English law trumps Italian contractual arguments in swaps litigation

Out-Law News | 21 Oct 2021 | 9:13 am | 3 min. read

The English High Court has ruled that interest rate swaps entered into by an Italian local authority are binding under English law.

The ruling in favour of Deutsche Bank comes after a controversial May 2020 judgment by the Italian Supreme Court in a similar case. The Italian court ruled in favour of the local authority, agreeing the swap contract was unenforceable under Italian law and the local authority in question did not have the legal capacity to enter into it.

The English High Court interpreted the Italian Supreme Court decision as being based on principles of Italian contract law, as opposed to legal capacity. It did not find there was any wide-ranging issue with Italian local authorities’ legal capacity to enter into swaps.

Litigation expert Mike Hawthorne of Pinsent Masons, the law firm behind Out-Law, said the decision meant that English law swaps with Italian local authorities remain enforceable in this jurisdiction despite the Italian Supreme Court decision.

“The Italian law contractual arguments simply do not apply because the swaps were written under English law,” Hawthorne said.

The Italian Supreme Court decision in the dispute between Banca Nazionale Del Lavoro and the municipality of Cattolica was the culmination of a long-running series of cases in Italy in which Italian local authorities had raised various arguments to try to get out of pre-2008 interest rate swaps.

Hawthorne said there had been controversy in Italy about the impact of the Cattolica decision, as it was unclear whether it meant that local authorities generally lacked the capacity to enter into swaps, or that only in some limited factual scenarios could the level of information provided by the bank in the sale render the swap void. This controversy has led to many local authorities in Italy suing their banks to escape swaps that are currently expensive for them.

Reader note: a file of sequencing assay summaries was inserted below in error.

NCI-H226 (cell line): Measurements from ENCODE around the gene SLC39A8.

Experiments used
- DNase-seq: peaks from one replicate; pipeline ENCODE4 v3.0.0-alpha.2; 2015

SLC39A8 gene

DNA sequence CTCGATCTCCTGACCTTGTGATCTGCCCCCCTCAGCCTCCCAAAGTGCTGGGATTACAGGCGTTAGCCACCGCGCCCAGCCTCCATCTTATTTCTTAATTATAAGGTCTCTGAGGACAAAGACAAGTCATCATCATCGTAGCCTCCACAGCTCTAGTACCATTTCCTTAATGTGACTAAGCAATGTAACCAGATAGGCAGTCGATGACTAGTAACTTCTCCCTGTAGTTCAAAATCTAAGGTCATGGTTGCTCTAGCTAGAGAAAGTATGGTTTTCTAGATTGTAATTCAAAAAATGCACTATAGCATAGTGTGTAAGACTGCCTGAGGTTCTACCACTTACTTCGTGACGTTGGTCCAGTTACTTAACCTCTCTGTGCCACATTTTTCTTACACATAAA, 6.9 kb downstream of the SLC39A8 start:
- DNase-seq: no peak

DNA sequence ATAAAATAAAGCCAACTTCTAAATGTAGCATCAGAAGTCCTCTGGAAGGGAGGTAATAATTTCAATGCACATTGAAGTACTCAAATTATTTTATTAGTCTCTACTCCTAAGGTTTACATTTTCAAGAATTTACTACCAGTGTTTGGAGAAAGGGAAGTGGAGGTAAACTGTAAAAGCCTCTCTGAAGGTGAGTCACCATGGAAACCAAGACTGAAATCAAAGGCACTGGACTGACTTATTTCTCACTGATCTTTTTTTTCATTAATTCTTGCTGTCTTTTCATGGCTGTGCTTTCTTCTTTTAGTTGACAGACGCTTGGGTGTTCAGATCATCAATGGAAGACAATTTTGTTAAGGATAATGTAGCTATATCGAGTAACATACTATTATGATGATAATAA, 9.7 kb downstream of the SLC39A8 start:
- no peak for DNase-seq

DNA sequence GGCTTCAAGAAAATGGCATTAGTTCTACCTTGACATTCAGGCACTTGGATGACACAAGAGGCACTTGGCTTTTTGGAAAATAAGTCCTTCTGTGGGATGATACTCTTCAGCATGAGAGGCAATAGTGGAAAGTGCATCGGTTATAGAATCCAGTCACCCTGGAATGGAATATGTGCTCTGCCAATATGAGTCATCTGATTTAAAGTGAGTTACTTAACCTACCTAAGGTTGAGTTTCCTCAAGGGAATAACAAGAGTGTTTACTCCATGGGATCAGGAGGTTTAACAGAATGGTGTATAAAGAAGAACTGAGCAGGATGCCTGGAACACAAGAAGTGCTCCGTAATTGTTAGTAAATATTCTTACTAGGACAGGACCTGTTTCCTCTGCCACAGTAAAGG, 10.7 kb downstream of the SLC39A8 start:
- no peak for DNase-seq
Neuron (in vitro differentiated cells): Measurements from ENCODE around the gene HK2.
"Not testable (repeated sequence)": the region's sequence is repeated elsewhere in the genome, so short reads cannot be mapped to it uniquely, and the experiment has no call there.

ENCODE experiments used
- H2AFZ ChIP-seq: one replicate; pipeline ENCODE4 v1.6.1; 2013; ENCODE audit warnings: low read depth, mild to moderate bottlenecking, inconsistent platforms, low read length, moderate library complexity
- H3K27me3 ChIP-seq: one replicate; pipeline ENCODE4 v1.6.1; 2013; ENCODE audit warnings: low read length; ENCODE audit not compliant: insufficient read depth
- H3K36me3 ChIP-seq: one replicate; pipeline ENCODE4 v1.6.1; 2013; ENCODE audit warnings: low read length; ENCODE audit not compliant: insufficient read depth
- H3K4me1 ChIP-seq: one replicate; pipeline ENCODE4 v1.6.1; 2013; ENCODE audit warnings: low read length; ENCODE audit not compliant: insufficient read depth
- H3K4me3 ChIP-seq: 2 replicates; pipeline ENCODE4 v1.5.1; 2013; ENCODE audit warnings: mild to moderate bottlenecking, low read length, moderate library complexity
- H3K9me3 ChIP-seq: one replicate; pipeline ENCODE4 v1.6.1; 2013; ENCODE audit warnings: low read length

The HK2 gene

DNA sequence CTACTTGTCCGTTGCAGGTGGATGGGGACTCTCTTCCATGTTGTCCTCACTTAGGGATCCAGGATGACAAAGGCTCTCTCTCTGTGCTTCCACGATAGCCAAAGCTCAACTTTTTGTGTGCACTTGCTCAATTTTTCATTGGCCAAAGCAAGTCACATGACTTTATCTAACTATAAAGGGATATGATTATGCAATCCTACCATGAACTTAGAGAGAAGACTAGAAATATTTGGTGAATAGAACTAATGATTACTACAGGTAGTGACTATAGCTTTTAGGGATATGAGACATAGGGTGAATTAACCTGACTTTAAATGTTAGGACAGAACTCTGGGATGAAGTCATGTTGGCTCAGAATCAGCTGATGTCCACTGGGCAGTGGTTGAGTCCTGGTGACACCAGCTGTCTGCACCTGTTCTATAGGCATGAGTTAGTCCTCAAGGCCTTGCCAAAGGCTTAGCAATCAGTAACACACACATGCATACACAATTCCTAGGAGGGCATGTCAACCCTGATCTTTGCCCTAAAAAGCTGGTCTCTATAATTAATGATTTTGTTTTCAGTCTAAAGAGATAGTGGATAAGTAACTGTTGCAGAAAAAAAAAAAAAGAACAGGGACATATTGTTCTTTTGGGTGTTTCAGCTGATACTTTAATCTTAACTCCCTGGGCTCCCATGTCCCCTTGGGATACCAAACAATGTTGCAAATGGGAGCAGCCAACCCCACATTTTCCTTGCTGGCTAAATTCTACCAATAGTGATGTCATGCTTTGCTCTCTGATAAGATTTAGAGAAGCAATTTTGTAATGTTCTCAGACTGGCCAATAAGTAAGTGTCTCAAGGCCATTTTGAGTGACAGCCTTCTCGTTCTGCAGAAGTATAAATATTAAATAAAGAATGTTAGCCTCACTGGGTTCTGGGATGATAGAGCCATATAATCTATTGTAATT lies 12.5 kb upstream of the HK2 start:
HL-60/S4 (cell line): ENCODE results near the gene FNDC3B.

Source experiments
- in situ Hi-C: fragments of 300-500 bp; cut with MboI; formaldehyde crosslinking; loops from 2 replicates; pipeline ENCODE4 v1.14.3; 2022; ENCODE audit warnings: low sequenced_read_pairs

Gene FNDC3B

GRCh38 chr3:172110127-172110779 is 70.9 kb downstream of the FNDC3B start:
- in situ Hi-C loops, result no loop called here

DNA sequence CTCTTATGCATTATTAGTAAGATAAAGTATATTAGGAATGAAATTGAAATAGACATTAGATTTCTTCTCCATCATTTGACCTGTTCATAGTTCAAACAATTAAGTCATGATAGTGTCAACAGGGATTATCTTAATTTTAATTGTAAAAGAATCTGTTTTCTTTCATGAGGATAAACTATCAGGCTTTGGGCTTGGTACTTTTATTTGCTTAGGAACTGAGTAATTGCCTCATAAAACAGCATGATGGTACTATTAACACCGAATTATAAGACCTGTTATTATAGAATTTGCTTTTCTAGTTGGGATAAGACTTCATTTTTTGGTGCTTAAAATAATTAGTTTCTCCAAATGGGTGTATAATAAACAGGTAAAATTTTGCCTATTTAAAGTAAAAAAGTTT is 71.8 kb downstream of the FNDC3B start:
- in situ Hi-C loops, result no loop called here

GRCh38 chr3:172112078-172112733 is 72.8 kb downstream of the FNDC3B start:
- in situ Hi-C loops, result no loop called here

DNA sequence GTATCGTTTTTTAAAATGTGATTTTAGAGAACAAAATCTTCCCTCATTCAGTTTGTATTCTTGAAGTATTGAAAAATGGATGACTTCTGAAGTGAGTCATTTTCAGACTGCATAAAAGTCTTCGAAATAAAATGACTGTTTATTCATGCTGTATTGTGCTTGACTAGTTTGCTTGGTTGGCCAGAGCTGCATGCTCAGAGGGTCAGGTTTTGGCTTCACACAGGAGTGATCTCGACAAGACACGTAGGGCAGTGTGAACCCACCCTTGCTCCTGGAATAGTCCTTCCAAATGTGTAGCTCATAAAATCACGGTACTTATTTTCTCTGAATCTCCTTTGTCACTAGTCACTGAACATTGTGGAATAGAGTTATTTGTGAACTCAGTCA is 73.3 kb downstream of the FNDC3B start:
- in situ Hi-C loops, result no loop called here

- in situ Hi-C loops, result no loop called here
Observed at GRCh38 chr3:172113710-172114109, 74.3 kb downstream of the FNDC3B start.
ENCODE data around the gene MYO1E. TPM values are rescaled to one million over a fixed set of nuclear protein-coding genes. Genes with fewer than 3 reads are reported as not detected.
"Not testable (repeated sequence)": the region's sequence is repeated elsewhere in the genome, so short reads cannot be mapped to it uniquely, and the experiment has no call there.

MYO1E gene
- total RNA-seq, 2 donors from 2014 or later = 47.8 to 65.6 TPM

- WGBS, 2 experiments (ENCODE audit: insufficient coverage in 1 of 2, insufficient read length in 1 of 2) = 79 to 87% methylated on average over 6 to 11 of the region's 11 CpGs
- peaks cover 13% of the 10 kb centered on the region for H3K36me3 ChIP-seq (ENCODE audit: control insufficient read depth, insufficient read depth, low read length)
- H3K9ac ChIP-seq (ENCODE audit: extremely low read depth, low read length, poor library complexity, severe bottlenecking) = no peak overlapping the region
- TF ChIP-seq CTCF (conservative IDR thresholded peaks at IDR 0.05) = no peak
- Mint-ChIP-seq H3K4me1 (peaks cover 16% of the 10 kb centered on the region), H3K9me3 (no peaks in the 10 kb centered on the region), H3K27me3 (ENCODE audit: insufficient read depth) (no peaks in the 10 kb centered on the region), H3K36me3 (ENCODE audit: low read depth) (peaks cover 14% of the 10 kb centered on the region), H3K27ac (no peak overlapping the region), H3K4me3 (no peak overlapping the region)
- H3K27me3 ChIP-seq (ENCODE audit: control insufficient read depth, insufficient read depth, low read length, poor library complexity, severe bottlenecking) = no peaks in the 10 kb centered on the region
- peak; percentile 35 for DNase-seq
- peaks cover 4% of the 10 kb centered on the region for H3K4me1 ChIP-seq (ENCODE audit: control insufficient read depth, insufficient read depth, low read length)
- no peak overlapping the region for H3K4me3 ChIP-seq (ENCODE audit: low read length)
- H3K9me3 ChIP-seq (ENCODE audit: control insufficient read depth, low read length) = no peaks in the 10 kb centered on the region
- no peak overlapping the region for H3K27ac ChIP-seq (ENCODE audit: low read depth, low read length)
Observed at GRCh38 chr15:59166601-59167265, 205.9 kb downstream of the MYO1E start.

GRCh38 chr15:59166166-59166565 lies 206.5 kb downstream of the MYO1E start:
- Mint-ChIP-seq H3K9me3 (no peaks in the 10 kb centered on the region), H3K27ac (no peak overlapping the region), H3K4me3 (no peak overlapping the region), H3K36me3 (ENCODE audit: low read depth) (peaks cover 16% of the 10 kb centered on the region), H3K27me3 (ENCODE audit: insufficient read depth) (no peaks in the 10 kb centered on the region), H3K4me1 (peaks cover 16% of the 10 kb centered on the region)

Hawthorne said there is a two-track litigation strategy typically employed for these cases, with the local authorities suing the bank in Italy and the bank responding with a case before the English courts. That strategy had put the English and Italian courts in a race to determine how Cattolica impacts English law swaps.

“There are a number of pending cases in the English courts in which the Italian law consequences of the Cattolica decision are being hotly contested,” Hawthorne said.

Although in the Deutsche Bank case the High Court provided clarity on the issue of whether swaps governed by English law remained binding, it did not make a ruling on whether Italian local authorities had legal capacity to enter into the swaps. Surprisingly for some Italian scholars, the English court said that, if it had been required to decide the point, it may have decided that the Cattolic decision a is wrong under Italian law.

As a fallback position, Deutsche Bank argued that the local authority, Comune di Busto Arsizio, could not escape its obligations, even if it did not have the capacity to enter into the swap. This was because Busto Arsizio had represented to the bank on entering the swap that it did in fact have the legal capacity to do so.

A previous case in 2014 between Credit Suisse and a Dutch social housing association, Vestia, set precedent relating to capacity. In that case the judge found that Vestia had entered into transactions without having the capacity to do so, but the Master Agreement under which the swaps were transacted remained valid, and in the Master Agreement the association had represented to Credit Suisse that it was able to enter into those contracts.

The judge in the Deutsche Bank case, Mrs Justice Cockerill, said that, if the issue had arisen, she would have been unwilling to follow the Vestia decision. She said: “The doctrine is one which has been established on a very narrow basis and has yet to receive endorsement from the Supreme Court. There are some expressed concerns in the academic commentaries about its principled basis and capacity for uncontrolled growth.”

Hawthorne said he expected the capacity argument to continue in other disputes.

“There are a number of similar pending cases, and the local authorities in those cases will no doubt try to find a way to re-open the capacity argument in some way. It’s an irresistible argument for them because, if they could win the point, it would open up claims to recover all the money they have paid to the banks over the years. At that point we would finally have a route to an appellate judgement on Vestia arguments,” Hawthorne said.